The Phra Prang Sam Yot is Lopburi’s most well-known and oldest landmark. It is one of several monuments from the Khmer period. The monument in the heart of Lopburi town is arguably best known for the vast number of monkeys that roam freely, always looking for food.
“Three holy prangs”
Phra Prang Sam Yot, which translates to “three holy prangs,” appears on the Lopburi province seal, which displays Vishnu in front of the monument’s three prangs.
The Phra Prang Sam Yot comprises three Khmer-style laterite prangs, the tallest being the central one and the other slightly smaller. The prangs are joined by vaulted corridors and stand on a low base.
The towers are stuccoed with legendary creature designs, of which little exists now. A carving of Rishi, a hermit from Indian and Thai mythology, is carved into the colonettes of the Southern entrance, sitting in a niche. Two of the prangs have Lopburi-style Buddha images.
History of the Phra Prang Sam Yot
The Phra Prang Sam Yot was constructed during the reign of the Khmer empire from Angkor. The monument was most likely created during the era of King Jayavarman VII, who also built Angkor Thom, the capital of the Khmer kingdom, and the Bayon, his state temple.
Built as a Buddhist sanctuary
The Phra Prang Sam Yot was most likely established as a Buddhist sanctuary, as King Jayavarman VII was a Mahayana Buddhist, as opposed to his Hindu predecessors.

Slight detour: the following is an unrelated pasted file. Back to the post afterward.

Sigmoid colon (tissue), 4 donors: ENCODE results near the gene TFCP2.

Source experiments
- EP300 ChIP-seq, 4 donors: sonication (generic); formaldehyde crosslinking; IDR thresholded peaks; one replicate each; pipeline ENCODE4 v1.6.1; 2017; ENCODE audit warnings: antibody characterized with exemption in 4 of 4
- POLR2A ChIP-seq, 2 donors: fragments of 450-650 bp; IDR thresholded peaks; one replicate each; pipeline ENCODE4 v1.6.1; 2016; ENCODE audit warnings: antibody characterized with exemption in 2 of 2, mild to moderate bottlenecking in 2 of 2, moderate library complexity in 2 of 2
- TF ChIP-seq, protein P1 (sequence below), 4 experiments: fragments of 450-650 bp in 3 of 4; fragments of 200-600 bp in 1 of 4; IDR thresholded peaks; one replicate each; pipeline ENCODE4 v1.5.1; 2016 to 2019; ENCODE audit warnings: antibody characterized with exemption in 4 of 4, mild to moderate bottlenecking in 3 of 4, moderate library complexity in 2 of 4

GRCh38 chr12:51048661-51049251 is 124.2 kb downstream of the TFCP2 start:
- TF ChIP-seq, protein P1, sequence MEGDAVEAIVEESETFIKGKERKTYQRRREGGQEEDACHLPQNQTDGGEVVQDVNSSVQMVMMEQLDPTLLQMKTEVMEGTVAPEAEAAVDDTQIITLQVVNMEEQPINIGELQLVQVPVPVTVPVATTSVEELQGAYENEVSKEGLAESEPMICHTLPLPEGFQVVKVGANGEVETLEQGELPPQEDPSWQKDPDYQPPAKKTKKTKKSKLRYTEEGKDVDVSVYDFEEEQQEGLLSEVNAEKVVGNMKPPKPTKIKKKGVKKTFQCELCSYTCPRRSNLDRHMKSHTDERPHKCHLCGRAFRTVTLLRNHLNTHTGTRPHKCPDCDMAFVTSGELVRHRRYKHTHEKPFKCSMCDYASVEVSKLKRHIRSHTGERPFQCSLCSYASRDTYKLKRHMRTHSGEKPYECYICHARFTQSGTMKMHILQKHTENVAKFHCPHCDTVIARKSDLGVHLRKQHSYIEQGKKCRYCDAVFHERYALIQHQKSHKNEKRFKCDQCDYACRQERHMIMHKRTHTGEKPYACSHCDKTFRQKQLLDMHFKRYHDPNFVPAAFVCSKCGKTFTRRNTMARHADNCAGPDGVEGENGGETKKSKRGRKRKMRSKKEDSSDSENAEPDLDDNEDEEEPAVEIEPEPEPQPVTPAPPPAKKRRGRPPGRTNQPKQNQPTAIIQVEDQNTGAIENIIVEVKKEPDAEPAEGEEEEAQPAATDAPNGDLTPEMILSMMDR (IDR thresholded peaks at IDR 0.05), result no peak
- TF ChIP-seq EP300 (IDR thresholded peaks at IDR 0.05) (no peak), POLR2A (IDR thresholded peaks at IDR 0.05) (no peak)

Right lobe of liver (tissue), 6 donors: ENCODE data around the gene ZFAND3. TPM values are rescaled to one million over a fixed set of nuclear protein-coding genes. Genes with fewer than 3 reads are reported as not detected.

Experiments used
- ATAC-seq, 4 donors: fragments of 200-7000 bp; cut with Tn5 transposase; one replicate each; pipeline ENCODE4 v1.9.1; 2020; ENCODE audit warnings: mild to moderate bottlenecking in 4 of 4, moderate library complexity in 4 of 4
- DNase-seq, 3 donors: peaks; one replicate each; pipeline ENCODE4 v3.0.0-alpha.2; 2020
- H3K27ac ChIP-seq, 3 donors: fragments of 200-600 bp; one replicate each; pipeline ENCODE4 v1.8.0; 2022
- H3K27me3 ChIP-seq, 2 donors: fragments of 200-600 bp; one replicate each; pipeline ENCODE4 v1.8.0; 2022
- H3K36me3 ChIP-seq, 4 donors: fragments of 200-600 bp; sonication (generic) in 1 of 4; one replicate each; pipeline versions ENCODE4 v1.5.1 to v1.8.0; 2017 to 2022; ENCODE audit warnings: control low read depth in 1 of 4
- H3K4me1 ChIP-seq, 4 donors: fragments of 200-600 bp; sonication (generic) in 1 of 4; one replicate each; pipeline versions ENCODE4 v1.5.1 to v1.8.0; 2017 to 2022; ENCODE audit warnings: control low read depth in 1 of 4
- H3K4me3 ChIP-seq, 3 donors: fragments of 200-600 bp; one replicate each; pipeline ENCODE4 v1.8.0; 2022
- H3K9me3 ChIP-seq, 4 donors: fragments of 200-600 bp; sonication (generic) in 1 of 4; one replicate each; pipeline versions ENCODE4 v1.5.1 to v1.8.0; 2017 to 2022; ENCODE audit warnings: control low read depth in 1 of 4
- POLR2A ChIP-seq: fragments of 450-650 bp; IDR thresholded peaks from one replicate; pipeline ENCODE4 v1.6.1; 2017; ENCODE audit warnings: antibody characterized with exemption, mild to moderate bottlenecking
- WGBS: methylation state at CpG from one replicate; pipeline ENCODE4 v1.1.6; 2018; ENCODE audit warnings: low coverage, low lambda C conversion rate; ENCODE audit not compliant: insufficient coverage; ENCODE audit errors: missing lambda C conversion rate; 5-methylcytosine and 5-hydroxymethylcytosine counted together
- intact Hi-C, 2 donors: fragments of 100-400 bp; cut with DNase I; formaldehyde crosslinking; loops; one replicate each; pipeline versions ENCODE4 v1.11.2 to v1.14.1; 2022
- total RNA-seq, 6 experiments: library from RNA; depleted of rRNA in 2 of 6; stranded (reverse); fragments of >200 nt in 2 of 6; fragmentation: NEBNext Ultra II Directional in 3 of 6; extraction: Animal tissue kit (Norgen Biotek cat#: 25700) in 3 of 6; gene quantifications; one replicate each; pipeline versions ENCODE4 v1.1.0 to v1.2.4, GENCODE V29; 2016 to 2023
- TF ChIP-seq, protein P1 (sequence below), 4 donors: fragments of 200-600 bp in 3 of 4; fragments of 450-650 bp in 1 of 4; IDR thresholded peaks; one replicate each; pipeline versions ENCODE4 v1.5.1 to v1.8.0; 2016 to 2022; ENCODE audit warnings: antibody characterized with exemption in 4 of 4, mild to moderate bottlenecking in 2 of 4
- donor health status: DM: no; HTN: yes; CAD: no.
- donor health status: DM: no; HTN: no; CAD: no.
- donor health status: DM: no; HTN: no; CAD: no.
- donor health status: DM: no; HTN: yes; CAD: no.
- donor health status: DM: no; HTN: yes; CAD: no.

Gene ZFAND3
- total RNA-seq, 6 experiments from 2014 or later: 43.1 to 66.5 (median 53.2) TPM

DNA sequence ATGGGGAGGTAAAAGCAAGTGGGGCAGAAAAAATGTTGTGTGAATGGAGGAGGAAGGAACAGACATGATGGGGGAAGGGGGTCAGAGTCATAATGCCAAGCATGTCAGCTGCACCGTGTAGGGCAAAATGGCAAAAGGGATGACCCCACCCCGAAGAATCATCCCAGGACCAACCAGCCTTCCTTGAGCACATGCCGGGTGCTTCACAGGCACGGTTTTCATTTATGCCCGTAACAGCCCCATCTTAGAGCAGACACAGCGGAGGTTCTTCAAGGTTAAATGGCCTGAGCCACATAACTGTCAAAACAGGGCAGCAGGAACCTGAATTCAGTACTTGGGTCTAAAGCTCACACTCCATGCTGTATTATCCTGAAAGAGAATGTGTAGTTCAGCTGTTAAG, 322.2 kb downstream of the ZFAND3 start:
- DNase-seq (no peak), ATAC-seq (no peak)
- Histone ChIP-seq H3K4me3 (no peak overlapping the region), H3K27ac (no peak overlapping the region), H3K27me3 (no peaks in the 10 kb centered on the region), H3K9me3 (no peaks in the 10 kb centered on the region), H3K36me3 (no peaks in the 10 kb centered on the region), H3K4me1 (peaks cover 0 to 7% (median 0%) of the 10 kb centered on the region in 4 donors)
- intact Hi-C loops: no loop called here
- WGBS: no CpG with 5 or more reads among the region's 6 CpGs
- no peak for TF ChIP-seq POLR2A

Converted into a Hindu shrine
The Phra Prang Sam Yot was formerly converted into a Hindu shrine since multiple lingas or representations of the Hindu God Shiva were discovered inside the prangs.
Prang Khaek, which translates to “Indian prangs,” is a Khmer-era structure a few hundred meters south of Phra Prang Sam Yot.
The Prang Khaek is a Hindu shrine of three tiny brick prangs. They are not connected by passageways, unlike the Prang Phra Sam Yot. The Prang Khaek is Lopburi’s oldest Khmer monument, dating back to the 10th century.
The brick viharn next to the prangs was built in the 17th century during the reign of King Narai the Great.
San Phra Kan shrine
The San Phra Kan shrine comprises an ancient Khmer tower and a more contemporary one. The old construction, which was most likely built in the 11th century, consists of a mound of substantial laterite blocks with the remnants of an ancient building.
A new shrine featuring a standing picture of the Hindu God Vishnu with four arms was created in 1951. The highly valued image’s head was missing; it was eventually replaced with the head of an Ayutthaya-style Buddha figure. The San Phra Kan shrine is especially famous for the monkeys that congregate there.
How to get to Phra Prang Sam Yot, Prang Khaek & San Phra Kan shrine
All three monuments can be found in the historic area of Lopburi, east of the Lopburi river. The Phra Prang Sam Yot is located a few hundred meters north of the central train station on Phra Sam Yot road. The Prang Khaek is located on Vichayen Road, a few hundred meters southwest of Phra Prang Sam Yot. The San Phra Kan shrine is immediately east of the Phra Prang Sam Yot.